Sign up for The Brief, The Texas Tribune’s daily newsletter that keeps readers up to speed on the most essential Texas news.
U.S. District Judge David Hittner temporarily blocked a new state law Thursday from going into effect that would have criminalized sexually-oriented performances in front of children or effectively banned some public drag shows.
LGBTQ+ groups sued the Texas attorney general’s office, hoping to stop authorities from enforcing Senate Bill 12, which was signed by Gov. Greg Abbott in June and was scheduled like most new laws to go into effect Friday.
In a two-day hearing earlier this week in Houston, a drag performer and entertainment businesses said Texas lawmakers’ effort to regulate these shows was an unconstitutional attempt to stifle their freedom of expression. Though Hittner did not issue a final order on Thursday, he found the plaintiffs’ argument compelling.
“Based on evidence and testimony presented at the hearing, the court finds there is substantial likelihood that SB 12 as drafted violated the First Amendment of the United States Constitution under one or more of the legal theories put forward by the plaintiffs,” Hittner wrote in the temporary restraining order.
Hittner said allowing the law to take effect would likely cause “irreparable harm” to the plaintiffs. He issued the restraining order to maintain the status quo of the legal landscape while preparing a final decision — the restraining order does not guarantee a permanent injunction. He said his order could come two to four weeks after the hearing.
Hittner heard testimony earlier this week from LGBTQ+ groups, businesses and a performer, which were plaintiffs in one of two lawsuits against SB 12. They argued the law trampled on their First Amendment rights to perform and organize drag shows. They described drag as a healing, expressive and political form of performance art with historical connections to LGBTQ+ people.
“If allowed to take effect, SB 12 will make our state less free, less fair, and less welcoming for every artist and performer,” said American Civil Liberties Union of Texas Attorney Brian Klosterboer in a statement following the judge’s decision. “This temporary order is a much-needed reprieve for all Texans, especially our LGBTQIA+ and transgender community, who have been relentlessly targeted by our state legislature.”
Defending the law, attorneys with the Texas attorney general’s office said SB 12 was narrowly tailored to protect children from sexually-explicit performances. The new law did not explicitly ban drag shows, lawyers for the state said, and these performances should not be considered expressive or receive First Amendment protections.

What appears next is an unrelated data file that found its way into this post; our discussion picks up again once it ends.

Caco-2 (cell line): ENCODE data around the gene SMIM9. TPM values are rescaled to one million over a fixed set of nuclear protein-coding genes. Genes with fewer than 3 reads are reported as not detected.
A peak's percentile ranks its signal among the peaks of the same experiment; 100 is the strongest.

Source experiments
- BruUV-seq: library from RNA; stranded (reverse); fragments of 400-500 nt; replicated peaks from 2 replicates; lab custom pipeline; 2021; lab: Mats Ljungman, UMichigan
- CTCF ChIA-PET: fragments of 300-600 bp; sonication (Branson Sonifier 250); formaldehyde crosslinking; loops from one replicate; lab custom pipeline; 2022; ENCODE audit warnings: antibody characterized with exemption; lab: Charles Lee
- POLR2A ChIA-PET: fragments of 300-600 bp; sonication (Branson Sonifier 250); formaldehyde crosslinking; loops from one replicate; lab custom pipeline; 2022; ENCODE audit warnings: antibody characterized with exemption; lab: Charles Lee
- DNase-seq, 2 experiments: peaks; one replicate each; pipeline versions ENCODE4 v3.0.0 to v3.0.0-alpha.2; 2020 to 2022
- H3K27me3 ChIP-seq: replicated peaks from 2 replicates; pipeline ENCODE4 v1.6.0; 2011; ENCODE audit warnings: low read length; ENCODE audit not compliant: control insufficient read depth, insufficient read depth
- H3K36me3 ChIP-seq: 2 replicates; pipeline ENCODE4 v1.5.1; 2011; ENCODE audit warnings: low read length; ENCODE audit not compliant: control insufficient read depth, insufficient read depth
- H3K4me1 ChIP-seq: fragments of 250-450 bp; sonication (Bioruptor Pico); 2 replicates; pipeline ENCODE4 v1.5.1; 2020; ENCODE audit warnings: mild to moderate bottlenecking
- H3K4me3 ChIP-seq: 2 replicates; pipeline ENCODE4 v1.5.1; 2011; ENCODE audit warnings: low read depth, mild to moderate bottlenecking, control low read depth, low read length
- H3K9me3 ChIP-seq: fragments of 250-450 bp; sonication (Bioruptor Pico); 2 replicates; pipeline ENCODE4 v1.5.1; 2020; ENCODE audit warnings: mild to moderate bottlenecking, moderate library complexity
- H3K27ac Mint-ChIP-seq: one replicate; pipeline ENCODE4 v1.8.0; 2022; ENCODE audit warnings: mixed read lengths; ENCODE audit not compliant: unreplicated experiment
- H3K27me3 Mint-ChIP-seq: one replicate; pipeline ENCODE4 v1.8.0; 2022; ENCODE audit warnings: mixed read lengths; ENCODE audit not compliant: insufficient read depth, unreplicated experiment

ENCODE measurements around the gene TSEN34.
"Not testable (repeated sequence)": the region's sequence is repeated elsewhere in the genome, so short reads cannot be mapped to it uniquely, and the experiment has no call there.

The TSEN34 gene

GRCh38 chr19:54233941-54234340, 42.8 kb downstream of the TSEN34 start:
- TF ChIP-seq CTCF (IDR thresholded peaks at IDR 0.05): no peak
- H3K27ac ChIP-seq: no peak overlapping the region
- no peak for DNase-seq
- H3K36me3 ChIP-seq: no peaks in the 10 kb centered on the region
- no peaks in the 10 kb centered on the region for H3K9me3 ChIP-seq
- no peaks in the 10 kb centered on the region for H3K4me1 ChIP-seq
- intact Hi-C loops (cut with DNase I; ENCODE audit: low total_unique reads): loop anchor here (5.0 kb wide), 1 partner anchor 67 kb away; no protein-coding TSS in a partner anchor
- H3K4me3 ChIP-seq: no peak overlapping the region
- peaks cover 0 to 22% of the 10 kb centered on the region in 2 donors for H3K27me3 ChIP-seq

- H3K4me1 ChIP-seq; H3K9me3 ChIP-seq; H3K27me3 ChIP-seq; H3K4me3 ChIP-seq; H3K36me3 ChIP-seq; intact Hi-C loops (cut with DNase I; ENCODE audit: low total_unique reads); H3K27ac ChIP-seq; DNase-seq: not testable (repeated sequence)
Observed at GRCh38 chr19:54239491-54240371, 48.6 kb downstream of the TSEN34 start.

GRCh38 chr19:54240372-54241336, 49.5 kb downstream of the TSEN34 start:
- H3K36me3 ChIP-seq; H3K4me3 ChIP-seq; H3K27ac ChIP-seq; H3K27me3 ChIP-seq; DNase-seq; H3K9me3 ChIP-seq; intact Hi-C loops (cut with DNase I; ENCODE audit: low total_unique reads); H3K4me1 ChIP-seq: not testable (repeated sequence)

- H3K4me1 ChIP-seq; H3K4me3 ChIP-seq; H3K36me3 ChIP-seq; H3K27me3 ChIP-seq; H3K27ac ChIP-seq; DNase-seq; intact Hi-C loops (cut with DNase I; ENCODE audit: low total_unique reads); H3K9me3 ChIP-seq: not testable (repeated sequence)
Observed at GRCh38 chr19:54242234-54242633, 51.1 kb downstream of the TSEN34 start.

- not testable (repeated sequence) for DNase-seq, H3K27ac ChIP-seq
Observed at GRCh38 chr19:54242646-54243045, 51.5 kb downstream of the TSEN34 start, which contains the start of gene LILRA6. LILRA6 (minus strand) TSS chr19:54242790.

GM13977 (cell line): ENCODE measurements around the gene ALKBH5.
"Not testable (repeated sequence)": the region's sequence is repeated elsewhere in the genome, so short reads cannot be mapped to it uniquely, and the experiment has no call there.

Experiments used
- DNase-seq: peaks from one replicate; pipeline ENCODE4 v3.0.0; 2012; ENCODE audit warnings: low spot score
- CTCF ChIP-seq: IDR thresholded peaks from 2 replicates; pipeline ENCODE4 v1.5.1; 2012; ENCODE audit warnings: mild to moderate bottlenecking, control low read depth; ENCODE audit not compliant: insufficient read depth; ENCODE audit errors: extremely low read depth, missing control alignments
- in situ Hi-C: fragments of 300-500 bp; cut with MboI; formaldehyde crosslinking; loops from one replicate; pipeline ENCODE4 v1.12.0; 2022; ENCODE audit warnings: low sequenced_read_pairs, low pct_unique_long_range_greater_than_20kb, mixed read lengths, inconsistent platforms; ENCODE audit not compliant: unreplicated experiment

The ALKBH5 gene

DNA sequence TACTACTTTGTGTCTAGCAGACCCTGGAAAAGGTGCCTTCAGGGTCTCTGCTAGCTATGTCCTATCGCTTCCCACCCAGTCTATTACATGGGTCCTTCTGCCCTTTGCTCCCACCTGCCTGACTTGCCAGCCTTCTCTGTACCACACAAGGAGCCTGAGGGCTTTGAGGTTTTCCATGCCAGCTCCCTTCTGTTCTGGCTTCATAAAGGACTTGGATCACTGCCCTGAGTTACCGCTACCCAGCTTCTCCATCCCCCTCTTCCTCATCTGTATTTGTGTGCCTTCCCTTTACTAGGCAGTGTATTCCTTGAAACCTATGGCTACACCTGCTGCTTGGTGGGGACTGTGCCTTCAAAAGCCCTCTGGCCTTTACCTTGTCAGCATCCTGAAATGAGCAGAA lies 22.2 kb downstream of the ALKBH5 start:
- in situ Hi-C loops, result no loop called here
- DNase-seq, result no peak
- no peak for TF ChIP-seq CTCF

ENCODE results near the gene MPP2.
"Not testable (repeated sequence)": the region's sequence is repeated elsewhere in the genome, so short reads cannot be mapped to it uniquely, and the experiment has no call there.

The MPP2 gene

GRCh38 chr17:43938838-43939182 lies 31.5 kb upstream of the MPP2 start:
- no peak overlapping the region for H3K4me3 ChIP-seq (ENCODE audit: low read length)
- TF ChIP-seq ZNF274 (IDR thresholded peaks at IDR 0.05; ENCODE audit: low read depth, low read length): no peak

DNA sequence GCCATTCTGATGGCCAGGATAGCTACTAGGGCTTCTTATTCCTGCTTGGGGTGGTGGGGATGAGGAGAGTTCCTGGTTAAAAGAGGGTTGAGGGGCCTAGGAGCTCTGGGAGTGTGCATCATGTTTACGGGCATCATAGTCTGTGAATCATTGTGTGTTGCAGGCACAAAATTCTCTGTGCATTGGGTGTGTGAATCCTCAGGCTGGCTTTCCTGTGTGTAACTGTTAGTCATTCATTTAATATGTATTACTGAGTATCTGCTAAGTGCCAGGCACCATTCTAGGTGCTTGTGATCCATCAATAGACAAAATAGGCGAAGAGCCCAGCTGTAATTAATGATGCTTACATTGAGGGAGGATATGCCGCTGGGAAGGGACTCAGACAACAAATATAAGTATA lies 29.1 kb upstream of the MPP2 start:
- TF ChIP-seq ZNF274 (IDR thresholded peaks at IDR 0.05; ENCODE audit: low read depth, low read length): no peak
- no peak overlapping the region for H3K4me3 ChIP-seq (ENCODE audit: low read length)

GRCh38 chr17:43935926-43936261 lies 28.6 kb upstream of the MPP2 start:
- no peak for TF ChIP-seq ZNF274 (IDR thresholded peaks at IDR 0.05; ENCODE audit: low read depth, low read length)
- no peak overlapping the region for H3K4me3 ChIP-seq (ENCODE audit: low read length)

However, shortly after signing the law, Abbott shared a story on social media about SB 12’s passage and declared he had banned drag performances in public.
“The people of Texas were appalled to learn of an increasing trend of obscene, sexually explicit so-called ‘drag’ performances being marketed to families with children,” said Paige Willey, the director of communications for the attorney general’s office. “The Office of the Attorney General will pursue all legal remedies possible to aggressively defend SB 12, the state law that regulates such performances to protect children and uphold public decency.”
Under the new law, business owners would have had to face a $10,000 fine for hosting sexually explicit performances in which someone is nude or appeals to the “prurient interest in sex.” Performers caught violating the proposed restriction could be slapped with a Class A misdemeanor, which carries a maximum penalty of a year in jail and a $4,000 fine.
Texas is one of six states that have passed a bill restricting “adult” or drag performances, according to the Movement Advancement Project, a nonprofit that tracks legislation related to LGBTQ+ issues.
Legal challenges to similar legislation in Florida, Montana and Tennessee have successfully blocked these laws from going into effect. In June, a federal judge in Tennessee, appointed by former President Donald Trump, ruled the law is unconstitutional in its effort to suppress First Amendment-protected speech.
The full program is now LIVE for the 2023 Texas Tribune Festival, happening Sept. 21-23 in Austin. Explore the program featuring more than 100 unforgettable conversations coming to TribFest. Panel topics include the biggest 2024 races and what’s ahead, how big cities in Texas and around the country are changing, the integrity of upcoming elections and so much more. See the full program.